Giant schnauzers are a large dog breed from Germany used for herding and farm work. Breed standard for giants recognizes two coat colors, solid black and a combination called "pepper and salt" that appears gray. Other tones in a black coat, including a reddish tint, are undesirable.
A black giant schnauzer must be solid, rich black. A white mark on the chest is acceptable, but any other white is disqualifying in the show ring. A mixture of gray or tan hairs also is undesirable. A giant's undercoat should also be solid black. Some black giants have a reddish tint in their hair.
Black giant schnauzers sometimes have fading or burning of their coat that creates a reddish appearance. This red tint can be caused by long-term exposure to the sun, extensive swimming in chlorinated water or old age. Undercoat that appears red can be removed by "stripping," a special grooming technique.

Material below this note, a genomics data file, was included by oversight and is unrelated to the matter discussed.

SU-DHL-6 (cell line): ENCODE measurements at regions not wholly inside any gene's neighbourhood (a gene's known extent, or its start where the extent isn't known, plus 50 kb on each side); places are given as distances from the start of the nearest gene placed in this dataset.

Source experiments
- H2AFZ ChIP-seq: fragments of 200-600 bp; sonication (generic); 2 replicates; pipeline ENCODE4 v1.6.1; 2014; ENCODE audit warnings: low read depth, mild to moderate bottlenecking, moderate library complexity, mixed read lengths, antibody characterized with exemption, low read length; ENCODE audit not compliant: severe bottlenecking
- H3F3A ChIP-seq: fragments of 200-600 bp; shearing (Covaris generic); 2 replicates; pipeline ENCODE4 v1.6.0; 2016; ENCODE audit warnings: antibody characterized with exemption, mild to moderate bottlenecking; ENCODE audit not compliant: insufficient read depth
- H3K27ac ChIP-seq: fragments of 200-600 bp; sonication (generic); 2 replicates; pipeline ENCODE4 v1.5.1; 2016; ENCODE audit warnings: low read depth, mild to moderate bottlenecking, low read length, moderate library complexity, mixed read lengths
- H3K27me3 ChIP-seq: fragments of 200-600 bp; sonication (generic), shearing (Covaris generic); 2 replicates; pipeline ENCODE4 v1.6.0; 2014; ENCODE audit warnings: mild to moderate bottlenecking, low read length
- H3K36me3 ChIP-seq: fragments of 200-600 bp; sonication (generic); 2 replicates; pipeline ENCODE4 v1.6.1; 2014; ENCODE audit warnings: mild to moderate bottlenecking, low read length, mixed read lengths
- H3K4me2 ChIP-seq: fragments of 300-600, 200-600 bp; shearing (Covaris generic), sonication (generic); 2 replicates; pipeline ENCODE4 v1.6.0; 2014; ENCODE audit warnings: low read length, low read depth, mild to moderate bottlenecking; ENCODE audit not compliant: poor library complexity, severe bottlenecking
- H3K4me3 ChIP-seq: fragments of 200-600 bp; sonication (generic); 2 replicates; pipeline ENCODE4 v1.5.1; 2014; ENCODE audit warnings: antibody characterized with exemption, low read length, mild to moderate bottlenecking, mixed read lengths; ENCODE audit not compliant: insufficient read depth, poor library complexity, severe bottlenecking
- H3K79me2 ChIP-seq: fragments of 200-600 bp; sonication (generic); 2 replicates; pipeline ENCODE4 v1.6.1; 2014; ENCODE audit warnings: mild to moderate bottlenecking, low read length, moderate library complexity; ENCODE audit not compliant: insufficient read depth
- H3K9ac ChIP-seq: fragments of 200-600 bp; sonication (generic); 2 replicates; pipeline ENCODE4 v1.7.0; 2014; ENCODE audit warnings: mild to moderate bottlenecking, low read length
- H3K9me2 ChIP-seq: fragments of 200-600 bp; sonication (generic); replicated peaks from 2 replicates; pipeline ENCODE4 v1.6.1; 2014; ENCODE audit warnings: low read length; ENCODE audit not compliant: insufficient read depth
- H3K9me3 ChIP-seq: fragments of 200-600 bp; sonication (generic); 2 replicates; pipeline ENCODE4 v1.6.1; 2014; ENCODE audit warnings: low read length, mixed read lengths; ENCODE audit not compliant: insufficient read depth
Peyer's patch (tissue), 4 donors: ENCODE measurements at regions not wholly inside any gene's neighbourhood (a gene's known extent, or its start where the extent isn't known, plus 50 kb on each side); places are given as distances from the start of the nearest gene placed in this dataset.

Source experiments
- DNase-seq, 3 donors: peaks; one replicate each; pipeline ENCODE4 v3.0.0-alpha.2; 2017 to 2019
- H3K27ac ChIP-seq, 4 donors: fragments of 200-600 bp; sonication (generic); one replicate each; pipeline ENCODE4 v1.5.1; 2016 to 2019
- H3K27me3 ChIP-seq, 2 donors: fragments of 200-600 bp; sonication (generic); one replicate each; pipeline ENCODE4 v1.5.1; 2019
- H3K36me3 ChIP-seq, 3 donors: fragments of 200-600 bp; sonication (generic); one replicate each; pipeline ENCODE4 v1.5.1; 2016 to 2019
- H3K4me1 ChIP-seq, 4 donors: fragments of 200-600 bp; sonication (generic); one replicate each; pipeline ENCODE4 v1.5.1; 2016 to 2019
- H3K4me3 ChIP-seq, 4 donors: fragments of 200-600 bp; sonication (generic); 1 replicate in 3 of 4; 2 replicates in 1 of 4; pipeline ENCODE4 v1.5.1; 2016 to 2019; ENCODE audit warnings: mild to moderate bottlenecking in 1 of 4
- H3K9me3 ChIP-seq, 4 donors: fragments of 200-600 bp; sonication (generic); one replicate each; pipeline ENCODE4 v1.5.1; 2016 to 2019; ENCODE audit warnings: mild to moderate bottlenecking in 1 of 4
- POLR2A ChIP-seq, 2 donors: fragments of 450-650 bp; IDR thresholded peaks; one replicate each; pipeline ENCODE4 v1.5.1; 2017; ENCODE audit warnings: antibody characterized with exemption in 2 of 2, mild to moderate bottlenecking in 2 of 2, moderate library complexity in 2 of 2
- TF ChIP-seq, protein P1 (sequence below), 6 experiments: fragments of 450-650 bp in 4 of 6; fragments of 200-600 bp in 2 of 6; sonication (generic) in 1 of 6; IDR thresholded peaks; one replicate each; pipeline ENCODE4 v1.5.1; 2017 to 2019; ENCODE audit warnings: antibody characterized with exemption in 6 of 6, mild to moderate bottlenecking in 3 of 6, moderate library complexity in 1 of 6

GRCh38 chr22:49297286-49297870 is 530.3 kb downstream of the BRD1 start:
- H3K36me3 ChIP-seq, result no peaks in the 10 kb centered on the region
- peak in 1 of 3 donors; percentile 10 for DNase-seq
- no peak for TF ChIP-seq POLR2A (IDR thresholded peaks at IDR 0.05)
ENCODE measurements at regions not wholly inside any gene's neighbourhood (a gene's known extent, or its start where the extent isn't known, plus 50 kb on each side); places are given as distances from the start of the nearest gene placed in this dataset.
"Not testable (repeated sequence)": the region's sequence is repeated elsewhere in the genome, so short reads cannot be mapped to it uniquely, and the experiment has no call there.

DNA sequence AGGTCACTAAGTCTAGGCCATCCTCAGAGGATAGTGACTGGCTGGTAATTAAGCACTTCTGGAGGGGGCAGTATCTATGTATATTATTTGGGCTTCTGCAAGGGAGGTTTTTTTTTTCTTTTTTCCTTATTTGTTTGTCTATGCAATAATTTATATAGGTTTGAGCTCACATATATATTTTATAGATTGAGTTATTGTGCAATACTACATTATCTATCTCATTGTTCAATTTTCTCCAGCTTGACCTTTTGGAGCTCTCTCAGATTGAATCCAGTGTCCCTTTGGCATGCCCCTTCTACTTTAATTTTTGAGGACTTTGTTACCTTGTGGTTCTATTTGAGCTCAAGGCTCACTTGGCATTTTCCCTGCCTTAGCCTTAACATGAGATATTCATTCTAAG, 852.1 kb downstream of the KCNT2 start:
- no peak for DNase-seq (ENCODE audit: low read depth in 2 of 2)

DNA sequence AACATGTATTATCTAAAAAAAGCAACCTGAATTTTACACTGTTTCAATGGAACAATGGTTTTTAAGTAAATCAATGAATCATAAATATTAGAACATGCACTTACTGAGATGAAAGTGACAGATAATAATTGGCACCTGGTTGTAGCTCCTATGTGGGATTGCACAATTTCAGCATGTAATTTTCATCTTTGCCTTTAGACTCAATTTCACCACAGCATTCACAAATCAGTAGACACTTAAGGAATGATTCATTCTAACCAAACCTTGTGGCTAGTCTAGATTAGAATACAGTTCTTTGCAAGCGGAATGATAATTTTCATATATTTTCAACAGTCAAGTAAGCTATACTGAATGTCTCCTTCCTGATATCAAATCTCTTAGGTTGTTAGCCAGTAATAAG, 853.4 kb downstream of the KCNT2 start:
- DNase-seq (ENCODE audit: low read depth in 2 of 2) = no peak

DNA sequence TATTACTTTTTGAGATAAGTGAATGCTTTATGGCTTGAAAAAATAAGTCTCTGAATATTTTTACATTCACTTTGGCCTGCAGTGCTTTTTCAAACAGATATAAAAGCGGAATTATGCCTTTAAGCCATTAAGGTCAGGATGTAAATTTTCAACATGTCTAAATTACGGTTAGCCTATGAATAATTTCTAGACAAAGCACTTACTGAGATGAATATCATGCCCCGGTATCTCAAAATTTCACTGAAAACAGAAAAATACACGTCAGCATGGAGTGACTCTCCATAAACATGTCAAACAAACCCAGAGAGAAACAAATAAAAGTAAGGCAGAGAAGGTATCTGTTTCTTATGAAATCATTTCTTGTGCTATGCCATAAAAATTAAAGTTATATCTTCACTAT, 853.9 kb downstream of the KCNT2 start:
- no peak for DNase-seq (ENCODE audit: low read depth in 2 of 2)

Giant schnauzers first bred in Germany actually came in a wide variety of coat colors, including red, brown and yellow. Old portraits of German royalty show giants with red coats. These coat colors are rarely seen today and are not breed standard. Achieving a total black coat, with no undercoat of tan or brown, was a challenge for the developers of the giant schnauzer.
Dogs with black coats can carry a brown recessive gene. Both parents would have to carry the recessive brown gene, which may give their offspring's coat a reddish tint. Two brown-based dogs that are bred create a double recessive gene, which overrides a pure black coat. The brown, or reddish, gene can be carried for many generations before showing up in a litter.
Diet can affect a giant schnauzer's coat color, says Cynthia Fiorino, a longtime breeder of champion giant schnauzers and past president of the Giant Schnauzer Club. "Years ago, we switched brands of dry food and found it turned our giants reddish. We talked with the manufacturer and found that other owners of black-coated dogs had similar experiences."